A hidden epidemic

NEW JERSEY - For some years, autism has been a full-blown public crisis in America. The sense of emergency increased at the end of March, when a respected study reported that the chance of a child being diagnosed with autism increased by 20 percent. According to the report, one child in 88 was diagnosed with autism in 2008. Two years before that, the rate was one in 110. In 2002, it was one in 155.

Lee Siegel,

20 de maio de 2012 | 03h00

No one knows whether the rapidly rising rate of diagnosis is because the disease has lost its social stigma, the so-called "spectrum" of the disorder has been broadened, or increasing numbers of people actually are autistic. (Some countries have more indirect ways of dealing with the disease. In South Korea, when doctors encounter the condition, they attribute it to parental neglect and abuse. That way, the children are spared a fearsome stigma.) The cause for the growing incidence of autism hardly matters. Parents are terrified.

In 1998, a British doctor named Andrew Wakefield published a study in a distinguished medical journal claiming that certain childhood vaccinations caused autism. The result was a massive movement of parents who refused to vaccinate their children. Although Wakefield's research has been thoroughly discredited and his claims refuted-by, among others, the journal that first published them- anti-vaccinationism still thrives with the force of a cult. A friendly acquaintance of mine, a highly gifted poet, novelist and critic, still refuses to have his young children vaccinated. Instead, he and his wife take their kids on their travels around the world, to places where diseases now defunct in the West, currently thrive.

An autistic child can break loving parents' hearts, afflict his or her siblings, tear families apart. One risks appearing glib by trying to reflect on the cultural meaning of the disease. But the incredible vulnerability that parents are feeling now begs to be considered in a larger context.

The spectrum of autism is a wide one, with children unable to speak or function mentally on the low end, and those on the other end suffering from Asperger's, a highly functioning condition characterized by obsession with things like trains or vaccum cleaners, by social awkwardness, and by an inability to read other people's emotions. But the two traits shared by every child on the autistic spectrum are a radical distractedness and a lack of empathy. It so happens that these are qualities that now afflict the general population.

It's been something like 60 years since watching television became a way of life, but it takes time for consciousness to turn. Only now are the effects being felt of burying your head in a screen, of being reduced to a passive receptor of waves of inanity, of having your attention pulled this way and that by rapidly changing images. More and more I find myself talking with someone who begins whistling to himself while I am speaking. (Of course this could well be the quality of my conversation; that is the subject of another column.) More and more one hears about accelerating rates of divorce, mass shootings at schools and in the workplace, or simply mundane sociopathies of ingratitude and betrayal. The clinical properties of autism seem chillingly to be the vanguard of a hidden and more common epidemic.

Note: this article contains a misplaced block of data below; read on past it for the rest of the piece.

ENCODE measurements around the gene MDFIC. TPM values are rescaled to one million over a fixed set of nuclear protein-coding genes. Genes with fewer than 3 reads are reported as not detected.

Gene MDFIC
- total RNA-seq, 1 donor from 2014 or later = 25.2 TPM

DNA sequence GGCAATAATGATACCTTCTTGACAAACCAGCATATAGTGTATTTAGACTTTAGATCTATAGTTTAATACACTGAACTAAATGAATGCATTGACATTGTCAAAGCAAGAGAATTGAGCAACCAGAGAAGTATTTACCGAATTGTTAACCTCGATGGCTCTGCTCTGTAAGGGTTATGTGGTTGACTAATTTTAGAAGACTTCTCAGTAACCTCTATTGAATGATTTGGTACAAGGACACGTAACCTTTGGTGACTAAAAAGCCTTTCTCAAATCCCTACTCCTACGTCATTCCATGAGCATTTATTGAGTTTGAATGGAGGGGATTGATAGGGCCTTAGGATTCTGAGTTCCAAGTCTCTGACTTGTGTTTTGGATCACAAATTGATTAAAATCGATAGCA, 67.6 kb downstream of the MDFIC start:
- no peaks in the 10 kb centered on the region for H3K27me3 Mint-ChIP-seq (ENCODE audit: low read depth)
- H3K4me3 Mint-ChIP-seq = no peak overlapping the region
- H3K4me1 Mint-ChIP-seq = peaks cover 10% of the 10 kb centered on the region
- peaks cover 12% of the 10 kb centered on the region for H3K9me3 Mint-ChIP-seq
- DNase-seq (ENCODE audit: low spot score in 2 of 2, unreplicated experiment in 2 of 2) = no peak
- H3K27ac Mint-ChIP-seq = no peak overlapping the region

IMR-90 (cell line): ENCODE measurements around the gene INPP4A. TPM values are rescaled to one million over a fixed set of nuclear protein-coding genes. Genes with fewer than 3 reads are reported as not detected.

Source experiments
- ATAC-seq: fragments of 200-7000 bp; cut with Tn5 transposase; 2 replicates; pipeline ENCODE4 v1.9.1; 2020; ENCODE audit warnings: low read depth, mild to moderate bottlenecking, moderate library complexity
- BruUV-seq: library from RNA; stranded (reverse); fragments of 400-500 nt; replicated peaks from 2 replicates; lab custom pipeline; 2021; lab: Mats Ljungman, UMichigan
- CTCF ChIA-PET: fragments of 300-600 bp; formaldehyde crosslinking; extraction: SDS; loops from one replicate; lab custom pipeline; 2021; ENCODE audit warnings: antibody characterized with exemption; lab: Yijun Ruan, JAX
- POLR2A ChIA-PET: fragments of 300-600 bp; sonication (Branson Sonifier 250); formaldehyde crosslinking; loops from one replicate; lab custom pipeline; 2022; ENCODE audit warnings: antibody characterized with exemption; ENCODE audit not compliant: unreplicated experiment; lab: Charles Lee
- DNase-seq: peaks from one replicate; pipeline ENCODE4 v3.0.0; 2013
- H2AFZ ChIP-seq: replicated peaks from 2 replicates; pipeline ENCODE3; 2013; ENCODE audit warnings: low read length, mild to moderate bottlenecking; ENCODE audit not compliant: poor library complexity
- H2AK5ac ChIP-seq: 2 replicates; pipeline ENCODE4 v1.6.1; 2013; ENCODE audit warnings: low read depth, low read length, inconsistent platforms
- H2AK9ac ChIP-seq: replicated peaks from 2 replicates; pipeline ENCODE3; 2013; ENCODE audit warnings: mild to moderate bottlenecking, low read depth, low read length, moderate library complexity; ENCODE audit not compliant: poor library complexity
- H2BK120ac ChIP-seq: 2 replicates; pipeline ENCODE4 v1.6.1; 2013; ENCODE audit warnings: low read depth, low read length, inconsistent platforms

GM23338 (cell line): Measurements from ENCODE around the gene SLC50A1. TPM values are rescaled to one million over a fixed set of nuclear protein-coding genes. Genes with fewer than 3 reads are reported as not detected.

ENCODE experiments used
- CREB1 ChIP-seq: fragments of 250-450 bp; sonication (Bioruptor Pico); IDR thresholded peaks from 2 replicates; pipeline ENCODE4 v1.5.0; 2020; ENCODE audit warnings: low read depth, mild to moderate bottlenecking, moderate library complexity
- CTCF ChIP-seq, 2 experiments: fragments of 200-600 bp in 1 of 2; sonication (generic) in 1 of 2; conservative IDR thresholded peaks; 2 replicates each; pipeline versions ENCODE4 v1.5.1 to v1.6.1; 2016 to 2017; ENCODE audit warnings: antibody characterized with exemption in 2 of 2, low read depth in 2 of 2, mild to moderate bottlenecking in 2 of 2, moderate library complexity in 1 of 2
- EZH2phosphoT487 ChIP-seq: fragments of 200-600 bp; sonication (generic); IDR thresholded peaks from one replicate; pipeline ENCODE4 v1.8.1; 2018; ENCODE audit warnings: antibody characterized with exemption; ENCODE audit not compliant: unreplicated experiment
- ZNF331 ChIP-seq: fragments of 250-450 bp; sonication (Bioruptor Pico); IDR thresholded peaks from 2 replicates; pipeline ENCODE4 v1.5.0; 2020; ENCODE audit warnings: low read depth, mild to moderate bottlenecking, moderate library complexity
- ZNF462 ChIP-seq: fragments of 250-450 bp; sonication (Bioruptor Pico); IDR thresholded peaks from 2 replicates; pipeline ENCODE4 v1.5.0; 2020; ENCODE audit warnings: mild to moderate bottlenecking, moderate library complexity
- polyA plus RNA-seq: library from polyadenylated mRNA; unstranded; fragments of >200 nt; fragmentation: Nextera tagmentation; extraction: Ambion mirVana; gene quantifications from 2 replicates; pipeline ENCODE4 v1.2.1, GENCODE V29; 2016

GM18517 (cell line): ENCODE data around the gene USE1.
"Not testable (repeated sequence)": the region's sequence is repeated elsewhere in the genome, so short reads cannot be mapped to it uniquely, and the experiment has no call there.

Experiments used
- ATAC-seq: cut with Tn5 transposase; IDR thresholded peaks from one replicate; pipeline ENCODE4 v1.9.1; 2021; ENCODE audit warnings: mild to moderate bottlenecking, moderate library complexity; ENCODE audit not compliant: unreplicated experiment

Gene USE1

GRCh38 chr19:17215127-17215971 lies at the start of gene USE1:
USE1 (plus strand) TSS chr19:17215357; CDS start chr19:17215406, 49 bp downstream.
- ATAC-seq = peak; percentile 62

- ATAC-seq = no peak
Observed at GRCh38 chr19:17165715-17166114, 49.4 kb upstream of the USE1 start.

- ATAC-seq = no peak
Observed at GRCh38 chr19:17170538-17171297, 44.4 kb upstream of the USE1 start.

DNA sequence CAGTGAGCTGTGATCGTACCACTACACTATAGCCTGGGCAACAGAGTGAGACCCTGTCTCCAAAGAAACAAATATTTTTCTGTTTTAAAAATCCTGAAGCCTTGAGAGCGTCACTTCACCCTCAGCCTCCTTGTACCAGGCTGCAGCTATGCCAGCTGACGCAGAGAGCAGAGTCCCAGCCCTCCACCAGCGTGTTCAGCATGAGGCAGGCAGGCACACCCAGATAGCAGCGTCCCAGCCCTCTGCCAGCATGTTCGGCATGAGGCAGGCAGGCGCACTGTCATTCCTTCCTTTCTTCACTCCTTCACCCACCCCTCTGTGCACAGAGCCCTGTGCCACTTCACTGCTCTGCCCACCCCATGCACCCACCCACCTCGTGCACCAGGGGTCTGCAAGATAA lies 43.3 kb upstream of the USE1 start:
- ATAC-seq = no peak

The internet has, you might say, fulfilled television's anomic promise. Withdrawal from other people now has a self-sustaining structure: you can be alone yet with other people all at the same time. On the internet, absolute distraction seems like absolute engagement. And when you are online, lack of empathy is an all-encompassing condition. Increasing numbers of people seem tempted by screen and solitude to malign, terrify, and even destroy other people, who are present in the online world merely as phantoms, as projections of someone else's tormented imagination.

I am certainly not saying that there is any connection between TV and computers and autism. It is becoming increasingly clear that autism and related disorders have to do with a gene that goes awry, with a tragic flaw in the genetic structure that has nothing to do with environment or even with the parents genetic history. And autism's rising incidence surely has at least something to do with the application of the diagnosis to behavior that was once considered merely strange or eccentric. By the current medical definition, Don Quixote, Werther and Tolstoy's Pierre Bezukhov all had Asperger's. Probably 80 percent of Dickens' characters exist somewhere along the autistic Spectrum.

Yet what is clear is that autism is the pathological counterpart to a sociological phenomenon. Whether both realities comprise anything more than a coincidence, or are the  meaningful attributes of a changing civilization is, for now, a secret locked in the future.

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